#1 - Kind of Blue by Miles Davis
I’ve spent half of my life stressing over this record and the other half hypnotized.
Davis came into my life the minute I fell in love in jazz. You’ll find him in worlds of jazz fusion, hard bop, avant-garde, big band, but his monolithic opus stands atop the simple harmonics and rich emotions of modal jazz: a basic yet vastly open-ended framework of instrumentation fixated on chord progression. To own such a rudimentary style is single-handedly why Kind of Blue is hailed as one of, if not, the greatest jazz album of all time.
Searching for strong melodies, exciting rhythm and fierce sax solos, the untampered easiness of Davis and company left me scratching my head, drawing out yawns to an excess. Every time I put on Kind of Blue, it was as if I had a slice of cake with a strange and total absence of flavor. Years pass, my expectations steady at a dull roar and I think to myself, “Maybe I’m trying to listen too hard.”
“I’m Alec Baldwin and you’re listening to WYNC Radio.”
There are a hundred minutes of sleep desperately holding my eyelids while driving to the airport at dusk. Briskly summoning my devices for voices or sound, I get Baldwin starting up an episode of his charming radio talk show, Here’s the Thing. The cool swagger of his vocals follows up on an arresting cymbal crash interluded by an enchanting, nearly life-affirming, trumpet piece from the iconic jazz opening track “So What” of this record. My pupils must have dilated. I swear, everything went downhill from there.
A day later, I haggled for a cheap vinyl copy in the shady side of town. My mind lost weeks of rest in relishing Davis and his haunting minimalism. Their fingers came to life and began to reveal secrets, emotions and anxieties to myself. The line between jazz and poetry began to fade and I was slightly terrified. Scores of common truths became actualized, most importantly: less is more. You never need a giant voice or a vast orchestra to break your heart.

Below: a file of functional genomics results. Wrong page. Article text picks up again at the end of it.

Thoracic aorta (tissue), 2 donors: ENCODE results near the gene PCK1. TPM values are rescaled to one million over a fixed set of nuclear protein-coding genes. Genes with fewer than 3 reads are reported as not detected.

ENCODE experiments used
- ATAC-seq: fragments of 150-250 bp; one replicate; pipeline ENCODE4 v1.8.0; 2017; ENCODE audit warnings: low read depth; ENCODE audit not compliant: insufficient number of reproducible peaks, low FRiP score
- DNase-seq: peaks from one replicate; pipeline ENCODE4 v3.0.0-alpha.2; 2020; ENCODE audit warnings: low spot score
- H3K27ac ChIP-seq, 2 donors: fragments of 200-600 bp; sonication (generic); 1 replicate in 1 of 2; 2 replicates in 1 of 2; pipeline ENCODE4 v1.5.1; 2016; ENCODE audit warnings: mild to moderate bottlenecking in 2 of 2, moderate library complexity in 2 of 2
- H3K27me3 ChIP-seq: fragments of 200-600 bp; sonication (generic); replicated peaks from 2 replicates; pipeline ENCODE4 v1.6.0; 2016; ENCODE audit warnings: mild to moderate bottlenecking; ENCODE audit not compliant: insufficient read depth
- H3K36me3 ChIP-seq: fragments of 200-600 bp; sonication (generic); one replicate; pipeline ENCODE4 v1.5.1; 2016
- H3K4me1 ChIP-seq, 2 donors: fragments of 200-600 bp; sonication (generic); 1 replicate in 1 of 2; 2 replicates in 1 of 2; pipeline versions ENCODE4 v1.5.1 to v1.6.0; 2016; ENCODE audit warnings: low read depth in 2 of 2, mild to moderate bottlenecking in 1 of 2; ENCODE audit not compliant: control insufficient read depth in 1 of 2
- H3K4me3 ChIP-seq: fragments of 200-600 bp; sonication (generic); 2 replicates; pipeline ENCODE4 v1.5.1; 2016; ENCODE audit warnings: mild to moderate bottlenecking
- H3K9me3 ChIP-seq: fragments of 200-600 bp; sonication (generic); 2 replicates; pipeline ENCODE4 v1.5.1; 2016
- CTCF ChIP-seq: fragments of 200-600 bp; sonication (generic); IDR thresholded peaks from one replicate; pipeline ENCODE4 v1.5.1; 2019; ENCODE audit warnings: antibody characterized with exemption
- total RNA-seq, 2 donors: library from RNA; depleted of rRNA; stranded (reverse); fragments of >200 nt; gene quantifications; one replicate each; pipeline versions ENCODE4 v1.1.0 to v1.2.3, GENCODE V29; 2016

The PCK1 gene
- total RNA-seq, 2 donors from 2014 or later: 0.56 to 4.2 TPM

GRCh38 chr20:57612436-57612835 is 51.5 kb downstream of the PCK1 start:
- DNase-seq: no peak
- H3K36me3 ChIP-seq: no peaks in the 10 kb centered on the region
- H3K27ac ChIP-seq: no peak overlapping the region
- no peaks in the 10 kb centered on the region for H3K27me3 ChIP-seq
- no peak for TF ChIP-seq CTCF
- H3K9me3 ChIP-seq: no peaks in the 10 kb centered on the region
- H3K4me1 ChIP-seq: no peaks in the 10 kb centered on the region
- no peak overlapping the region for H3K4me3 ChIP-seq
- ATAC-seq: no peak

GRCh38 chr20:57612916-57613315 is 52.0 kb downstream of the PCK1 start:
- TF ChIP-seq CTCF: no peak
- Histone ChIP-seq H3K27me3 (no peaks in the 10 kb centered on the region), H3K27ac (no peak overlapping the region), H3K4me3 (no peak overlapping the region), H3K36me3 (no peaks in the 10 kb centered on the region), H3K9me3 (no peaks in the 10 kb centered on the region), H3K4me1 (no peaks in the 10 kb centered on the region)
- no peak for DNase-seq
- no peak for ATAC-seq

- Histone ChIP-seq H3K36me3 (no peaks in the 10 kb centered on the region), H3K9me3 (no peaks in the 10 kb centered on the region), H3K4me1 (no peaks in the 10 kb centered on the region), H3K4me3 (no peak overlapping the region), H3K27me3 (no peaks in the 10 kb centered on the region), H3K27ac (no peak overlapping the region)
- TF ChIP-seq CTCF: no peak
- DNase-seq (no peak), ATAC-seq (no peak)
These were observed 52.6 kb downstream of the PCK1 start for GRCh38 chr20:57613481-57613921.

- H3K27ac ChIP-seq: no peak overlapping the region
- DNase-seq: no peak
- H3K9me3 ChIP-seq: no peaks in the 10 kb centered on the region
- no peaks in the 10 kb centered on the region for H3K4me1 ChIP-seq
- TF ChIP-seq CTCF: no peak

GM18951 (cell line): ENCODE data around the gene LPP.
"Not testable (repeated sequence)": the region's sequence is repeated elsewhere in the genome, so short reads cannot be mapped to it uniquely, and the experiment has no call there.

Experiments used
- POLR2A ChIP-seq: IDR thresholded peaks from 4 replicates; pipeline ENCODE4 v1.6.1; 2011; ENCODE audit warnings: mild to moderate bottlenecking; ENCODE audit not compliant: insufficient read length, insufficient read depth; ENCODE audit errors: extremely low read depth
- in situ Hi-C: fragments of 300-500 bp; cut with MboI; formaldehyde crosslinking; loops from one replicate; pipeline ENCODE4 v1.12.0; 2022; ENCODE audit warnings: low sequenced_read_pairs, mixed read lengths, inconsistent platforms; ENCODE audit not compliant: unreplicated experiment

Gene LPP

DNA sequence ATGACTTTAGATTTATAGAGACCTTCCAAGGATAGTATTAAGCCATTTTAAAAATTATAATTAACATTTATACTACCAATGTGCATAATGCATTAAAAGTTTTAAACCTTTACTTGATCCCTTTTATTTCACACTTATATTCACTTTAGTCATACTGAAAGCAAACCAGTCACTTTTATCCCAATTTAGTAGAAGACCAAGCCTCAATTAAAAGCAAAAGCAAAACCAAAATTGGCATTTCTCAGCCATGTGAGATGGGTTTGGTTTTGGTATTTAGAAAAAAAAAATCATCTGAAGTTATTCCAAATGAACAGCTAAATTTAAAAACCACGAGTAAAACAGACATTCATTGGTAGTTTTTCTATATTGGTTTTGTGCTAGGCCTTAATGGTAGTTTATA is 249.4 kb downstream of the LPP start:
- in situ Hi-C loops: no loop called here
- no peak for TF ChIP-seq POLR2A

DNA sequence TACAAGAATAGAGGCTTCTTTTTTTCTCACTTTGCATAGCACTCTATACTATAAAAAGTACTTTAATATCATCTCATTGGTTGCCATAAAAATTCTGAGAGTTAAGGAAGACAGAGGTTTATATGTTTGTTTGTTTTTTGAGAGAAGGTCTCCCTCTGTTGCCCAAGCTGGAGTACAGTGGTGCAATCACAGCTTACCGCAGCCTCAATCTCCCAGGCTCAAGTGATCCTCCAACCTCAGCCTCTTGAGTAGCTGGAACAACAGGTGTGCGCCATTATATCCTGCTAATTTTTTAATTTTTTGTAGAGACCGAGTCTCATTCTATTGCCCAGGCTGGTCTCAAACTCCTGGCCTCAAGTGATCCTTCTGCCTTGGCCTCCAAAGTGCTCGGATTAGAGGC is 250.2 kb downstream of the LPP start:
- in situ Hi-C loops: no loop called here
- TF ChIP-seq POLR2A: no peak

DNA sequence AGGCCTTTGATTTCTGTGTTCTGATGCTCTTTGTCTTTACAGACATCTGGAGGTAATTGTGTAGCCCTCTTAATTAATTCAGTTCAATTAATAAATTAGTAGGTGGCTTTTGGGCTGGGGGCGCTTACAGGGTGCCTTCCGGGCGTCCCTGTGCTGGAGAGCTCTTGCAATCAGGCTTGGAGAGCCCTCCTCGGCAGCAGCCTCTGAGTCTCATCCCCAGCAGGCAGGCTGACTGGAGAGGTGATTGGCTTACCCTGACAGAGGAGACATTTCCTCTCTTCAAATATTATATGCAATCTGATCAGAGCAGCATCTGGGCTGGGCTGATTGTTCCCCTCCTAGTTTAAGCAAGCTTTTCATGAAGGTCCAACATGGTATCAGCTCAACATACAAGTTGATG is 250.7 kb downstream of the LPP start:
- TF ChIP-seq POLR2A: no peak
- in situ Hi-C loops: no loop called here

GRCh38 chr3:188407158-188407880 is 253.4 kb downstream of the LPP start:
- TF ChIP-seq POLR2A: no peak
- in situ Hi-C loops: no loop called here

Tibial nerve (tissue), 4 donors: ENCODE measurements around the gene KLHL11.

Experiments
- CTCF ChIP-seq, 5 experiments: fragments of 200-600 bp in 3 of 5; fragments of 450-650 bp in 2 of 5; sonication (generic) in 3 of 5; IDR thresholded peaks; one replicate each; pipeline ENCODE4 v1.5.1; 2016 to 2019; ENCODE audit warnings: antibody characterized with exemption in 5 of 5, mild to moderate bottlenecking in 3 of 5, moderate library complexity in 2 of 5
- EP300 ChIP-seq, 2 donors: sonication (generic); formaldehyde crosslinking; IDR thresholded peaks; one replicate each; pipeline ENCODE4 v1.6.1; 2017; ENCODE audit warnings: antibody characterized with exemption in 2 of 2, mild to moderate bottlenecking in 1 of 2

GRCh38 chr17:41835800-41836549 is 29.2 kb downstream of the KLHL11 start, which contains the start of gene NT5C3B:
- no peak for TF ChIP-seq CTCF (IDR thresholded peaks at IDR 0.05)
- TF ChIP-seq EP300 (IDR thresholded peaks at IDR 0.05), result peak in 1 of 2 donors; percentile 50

Let it be Manhattan at 3 a.m.
Turn off your lights. Get a bottle of scotch. Let the needle hit the wax. Go out on your balcony. Allow yourself to simmer, to brood, to marinate. The godfathers of jazz are about to speak to you, but they’re not here to do the things performers do. Kind of Blue will not dazzle with technical ability or elaborate experimentation. The experience is a physical one. Let not your peripherals disrupt, but to accentuate a sonic romance and an emotional musing. Begin to understand the genre from this record. If jazz were a board game, Kind of Blue would pass, go and collect two hundred bucks every single night.
- Poster designed & written by Mohammed Zain